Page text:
7. Ward Bond, On Dangerous Ground , 1950.       Cobb,  Howard Da Silva, Albert Dekker plus the unknowns James Bell and Rhys Williams were up for Walter Bent in the snowy mountains thriller – co-directed by Nicholas Ray and an un-credited Ida Lupino… who also played the blind Mary. It cannot be a coincidence  that the right-wing bigot Bond –  who helped put Cobb, Da Silva (and so many others) on the ignoble Hollywood blacklist – won the role from them
  8. Tom Tully, Where the Sidewalk Ends, 1950.   Whenever director Oto Premingher got interested in a thriller, the head Fox Darryl Zanuck would forecast another Laura. This one had the same stars and Dana Andrews was, agaion, a cop named Mark. Everyone was happy except Cobb, who, refused to be Gene Tierney’s father, a cabbhy andf murder suspect.
  9. Edward G Robinson, The Ten Commandments, 1954.
  10. Gene Barry, The Houston Story, 1955.      When Cobb collapsed (from two stories: fatigue or heart attack), the director, the similarly bulky William Castle, played the rôle for him – in long shots. Once Cobb’s doctors forbade him working, the less bulky Barry substituted.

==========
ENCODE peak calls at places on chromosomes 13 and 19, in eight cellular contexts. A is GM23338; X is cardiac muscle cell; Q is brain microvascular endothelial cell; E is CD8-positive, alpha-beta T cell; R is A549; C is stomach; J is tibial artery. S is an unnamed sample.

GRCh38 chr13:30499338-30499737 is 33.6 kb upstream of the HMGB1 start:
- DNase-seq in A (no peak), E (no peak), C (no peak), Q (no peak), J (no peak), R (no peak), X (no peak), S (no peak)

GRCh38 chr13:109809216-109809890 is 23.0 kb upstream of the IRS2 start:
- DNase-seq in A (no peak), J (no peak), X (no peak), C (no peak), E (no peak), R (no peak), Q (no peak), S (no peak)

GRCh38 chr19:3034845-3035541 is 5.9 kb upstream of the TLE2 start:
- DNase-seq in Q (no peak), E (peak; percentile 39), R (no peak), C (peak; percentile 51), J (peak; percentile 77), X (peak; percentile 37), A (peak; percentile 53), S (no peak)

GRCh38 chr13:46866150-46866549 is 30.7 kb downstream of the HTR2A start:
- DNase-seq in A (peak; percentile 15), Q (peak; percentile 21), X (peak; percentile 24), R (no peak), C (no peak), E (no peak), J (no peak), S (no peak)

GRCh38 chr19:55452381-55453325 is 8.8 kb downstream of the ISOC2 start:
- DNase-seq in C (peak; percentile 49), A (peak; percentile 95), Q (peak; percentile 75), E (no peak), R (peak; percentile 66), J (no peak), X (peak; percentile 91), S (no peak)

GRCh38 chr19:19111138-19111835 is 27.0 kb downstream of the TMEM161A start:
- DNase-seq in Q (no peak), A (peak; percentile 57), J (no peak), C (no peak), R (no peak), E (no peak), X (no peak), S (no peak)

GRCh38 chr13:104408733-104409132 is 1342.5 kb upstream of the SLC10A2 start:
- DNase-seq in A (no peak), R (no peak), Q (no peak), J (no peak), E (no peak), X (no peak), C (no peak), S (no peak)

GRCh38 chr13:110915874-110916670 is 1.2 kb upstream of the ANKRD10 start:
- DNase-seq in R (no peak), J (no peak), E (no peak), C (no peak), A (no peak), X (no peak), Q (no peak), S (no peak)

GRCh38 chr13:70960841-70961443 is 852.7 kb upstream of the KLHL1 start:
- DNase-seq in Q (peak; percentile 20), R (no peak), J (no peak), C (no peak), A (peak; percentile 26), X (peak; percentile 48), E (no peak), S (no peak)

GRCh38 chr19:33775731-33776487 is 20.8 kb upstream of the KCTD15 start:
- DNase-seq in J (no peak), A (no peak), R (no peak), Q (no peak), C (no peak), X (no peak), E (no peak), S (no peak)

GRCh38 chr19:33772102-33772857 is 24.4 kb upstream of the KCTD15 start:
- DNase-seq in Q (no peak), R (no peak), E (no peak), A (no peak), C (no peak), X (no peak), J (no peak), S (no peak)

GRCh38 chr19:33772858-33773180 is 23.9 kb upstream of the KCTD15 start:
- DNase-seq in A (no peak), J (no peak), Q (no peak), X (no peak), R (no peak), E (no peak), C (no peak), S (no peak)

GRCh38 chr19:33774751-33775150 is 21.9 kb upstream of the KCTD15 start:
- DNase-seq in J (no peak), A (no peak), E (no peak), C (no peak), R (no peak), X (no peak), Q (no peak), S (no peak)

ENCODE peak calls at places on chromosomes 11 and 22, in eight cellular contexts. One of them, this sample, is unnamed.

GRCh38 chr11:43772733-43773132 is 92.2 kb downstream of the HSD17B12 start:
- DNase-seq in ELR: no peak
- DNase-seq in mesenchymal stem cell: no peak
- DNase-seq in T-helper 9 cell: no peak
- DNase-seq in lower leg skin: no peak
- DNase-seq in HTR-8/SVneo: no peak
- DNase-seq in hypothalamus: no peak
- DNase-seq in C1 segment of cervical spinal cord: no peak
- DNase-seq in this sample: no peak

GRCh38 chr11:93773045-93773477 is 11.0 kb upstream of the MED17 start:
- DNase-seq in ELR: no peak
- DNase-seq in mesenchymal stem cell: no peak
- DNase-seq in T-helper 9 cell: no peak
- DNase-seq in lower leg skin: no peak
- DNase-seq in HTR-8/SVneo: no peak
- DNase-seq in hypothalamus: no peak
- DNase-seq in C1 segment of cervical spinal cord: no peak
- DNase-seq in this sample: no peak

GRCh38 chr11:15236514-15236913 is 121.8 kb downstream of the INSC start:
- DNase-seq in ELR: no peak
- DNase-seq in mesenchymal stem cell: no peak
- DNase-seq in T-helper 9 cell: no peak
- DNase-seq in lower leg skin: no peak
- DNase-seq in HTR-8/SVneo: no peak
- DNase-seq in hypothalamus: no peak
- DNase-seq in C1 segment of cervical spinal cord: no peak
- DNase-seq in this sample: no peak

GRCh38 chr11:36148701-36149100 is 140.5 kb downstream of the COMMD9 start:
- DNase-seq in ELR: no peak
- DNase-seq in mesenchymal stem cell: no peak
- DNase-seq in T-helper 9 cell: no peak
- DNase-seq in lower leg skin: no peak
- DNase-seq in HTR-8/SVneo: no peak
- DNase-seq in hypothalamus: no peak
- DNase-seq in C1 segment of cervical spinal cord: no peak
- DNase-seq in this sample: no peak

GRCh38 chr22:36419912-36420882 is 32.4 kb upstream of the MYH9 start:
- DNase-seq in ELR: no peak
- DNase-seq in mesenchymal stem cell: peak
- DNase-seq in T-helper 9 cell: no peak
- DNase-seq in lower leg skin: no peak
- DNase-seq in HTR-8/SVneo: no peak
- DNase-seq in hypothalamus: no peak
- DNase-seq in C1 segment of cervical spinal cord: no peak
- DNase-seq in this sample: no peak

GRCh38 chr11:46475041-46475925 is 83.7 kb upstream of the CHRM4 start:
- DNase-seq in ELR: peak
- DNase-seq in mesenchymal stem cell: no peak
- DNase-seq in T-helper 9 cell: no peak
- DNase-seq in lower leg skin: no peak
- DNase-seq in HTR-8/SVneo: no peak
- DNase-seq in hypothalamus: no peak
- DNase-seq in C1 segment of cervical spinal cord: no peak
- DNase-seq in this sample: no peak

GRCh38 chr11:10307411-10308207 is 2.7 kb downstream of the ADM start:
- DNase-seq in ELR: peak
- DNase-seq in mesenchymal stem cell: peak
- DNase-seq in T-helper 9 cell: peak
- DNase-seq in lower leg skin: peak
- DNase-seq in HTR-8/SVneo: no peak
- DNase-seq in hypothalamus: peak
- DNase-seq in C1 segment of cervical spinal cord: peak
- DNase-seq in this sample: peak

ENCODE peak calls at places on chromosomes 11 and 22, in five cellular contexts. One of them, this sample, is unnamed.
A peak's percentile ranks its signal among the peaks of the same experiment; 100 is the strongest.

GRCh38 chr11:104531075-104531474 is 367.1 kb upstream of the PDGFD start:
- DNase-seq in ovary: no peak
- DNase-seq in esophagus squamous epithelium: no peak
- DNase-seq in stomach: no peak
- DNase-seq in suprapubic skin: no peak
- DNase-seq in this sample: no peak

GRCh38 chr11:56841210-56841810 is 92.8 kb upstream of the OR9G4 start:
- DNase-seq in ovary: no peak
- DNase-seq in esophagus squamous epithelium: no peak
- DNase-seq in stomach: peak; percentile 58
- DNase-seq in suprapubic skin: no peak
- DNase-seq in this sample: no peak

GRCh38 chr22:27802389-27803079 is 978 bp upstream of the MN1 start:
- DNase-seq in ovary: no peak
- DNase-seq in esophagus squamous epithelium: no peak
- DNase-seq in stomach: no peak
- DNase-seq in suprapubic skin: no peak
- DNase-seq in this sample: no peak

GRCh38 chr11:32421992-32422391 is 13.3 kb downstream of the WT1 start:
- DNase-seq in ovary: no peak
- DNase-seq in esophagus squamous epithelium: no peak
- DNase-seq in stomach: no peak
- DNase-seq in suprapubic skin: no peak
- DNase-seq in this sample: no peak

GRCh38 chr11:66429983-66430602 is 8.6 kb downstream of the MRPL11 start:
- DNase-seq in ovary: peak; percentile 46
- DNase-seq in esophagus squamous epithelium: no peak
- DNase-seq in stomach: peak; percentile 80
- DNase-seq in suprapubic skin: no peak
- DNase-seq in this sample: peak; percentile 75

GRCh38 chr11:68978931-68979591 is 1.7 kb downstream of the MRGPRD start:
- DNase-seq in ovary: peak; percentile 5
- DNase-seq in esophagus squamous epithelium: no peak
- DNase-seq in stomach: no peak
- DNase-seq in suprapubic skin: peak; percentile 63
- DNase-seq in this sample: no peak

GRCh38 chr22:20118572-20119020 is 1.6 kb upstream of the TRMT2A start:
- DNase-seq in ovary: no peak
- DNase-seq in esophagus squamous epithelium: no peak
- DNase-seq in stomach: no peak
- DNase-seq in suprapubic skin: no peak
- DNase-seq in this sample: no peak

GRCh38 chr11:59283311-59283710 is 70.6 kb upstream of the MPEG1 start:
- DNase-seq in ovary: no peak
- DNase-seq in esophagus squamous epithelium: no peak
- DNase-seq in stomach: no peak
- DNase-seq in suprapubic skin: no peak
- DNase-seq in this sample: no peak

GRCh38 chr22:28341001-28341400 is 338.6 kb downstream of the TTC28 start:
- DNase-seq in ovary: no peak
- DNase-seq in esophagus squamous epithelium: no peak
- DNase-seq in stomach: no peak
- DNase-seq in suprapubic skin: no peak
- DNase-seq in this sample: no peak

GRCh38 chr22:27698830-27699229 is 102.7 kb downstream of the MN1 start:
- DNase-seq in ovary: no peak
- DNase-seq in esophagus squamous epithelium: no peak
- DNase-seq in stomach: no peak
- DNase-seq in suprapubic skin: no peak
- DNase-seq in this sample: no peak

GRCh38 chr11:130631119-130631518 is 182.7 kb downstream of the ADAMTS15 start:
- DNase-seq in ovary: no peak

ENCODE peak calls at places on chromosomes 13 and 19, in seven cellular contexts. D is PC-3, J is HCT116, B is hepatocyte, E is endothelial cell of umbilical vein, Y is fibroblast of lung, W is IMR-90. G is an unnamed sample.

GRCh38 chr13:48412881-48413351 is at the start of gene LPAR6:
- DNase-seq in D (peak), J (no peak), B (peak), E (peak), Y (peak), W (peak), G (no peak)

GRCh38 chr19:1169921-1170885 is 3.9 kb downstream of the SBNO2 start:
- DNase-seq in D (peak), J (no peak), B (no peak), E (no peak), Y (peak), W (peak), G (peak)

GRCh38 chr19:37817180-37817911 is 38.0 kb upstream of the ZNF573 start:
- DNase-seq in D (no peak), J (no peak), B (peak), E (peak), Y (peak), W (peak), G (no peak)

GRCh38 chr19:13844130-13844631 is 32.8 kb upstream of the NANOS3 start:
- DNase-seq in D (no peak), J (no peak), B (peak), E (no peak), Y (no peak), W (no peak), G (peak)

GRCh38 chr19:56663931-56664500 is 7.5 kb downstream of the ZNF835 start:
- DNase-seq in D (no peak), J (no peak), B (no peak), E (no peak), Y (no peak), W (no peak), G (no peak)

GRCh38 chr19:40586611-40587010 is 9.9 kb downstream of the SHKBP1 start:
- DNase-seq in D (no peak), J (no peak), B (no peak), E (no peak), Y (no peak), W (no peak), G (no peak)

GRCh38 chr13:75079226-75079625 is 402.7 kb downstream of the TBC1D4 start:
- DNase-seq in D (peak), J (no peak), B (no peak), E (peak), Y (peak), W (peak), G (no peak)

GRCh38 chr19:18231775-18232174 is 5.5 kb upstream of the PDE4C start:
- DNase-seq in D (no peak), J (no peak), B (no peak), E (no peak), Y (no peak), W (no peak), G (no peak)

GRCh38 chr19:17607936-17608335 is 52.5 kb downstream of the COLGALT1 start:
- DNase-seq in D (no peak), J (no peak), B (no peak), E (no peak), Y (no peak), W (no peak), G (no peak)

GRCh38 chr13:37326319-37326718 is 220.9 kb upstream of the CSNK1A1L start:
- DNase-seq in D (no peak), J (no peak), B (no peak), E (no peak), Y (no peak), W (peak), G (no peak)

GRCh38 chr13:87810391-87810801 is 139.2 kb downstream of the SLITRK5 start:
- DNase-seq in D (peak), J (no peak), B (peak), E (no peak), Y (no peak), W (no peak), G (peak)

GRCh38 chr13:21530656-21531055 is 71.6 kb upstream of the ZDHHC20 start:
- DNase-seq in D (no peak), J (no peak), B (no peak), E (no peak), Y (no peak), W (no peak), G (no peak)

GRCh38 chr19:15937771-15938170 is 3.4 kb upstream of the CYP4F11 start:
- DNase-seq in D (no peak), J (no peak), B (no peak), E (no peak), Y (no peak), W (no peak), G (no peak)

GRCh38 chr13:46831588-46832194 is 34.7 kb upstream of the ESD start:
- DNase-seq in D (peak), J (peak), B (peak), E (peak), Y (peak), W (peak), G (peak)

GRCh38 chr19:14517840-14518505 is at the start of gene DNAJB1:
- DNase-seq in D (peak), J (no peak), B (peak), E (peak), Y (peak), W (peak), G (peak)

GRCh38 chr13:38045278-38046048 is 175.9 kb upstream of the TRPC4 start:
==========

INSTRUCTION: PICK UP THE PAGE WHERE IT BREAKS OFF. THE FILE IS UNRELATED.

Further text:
11. Tom Helmore, Vertigo, 1956.        In November 1956, Alfred Hitchcock was undecided between Cobb and Joseph Cotten for the villainous Gavin Elster.    Hitch settled for Helmore manipulating James Stewart’s poor, acrophobiac ex-cop.  
  12. Orson Welles, The Long Hot Summer,1957.  Director Martin Ritt was surrounding himself with Actors Studio and/or Elia Kazan grads  – Paul Newman, Joanne Woodward, Anthony Franciosa,  Lee Remick – so why not one  more. Yes, said  the suits but Welles would be better that Cobb. Except Welles was totally out of touch with the new generation of actors. “I feel.like I’m riding a tricycle in a barrel of molassss) And vice versa.  And Ritt warned Welles…  Newman was OK, he admires you and ignores your tantrums, but  “don’t fuck around like that with Tony Franciosa, because he doesn’t understand you, and he’s going to knock you on your ass.” Supposedly based on a pair of  William Faulkner stories, but the script more obviously based er, inspired by Tennessee Williams’ play, Cat on a Hot Tin Roof… filmed by Newman in  the following year.
  13. Walter Brennan, Rio Bravo, 1958.
  14. Theodore Bikel, The Sands of the Kalahari, 1965.     After the Burtons  proved too expensive, their pal, Welsh actor-producer Stanley Baker, never got the next Hollywoodians he wanted: Cobb, Carroll Baker and  Kirk Douglas.
  15. Edmond O’Brien, The Wild Bunch, 1968.

  16. Peter Falk, Columbo, TV, 1968-2003.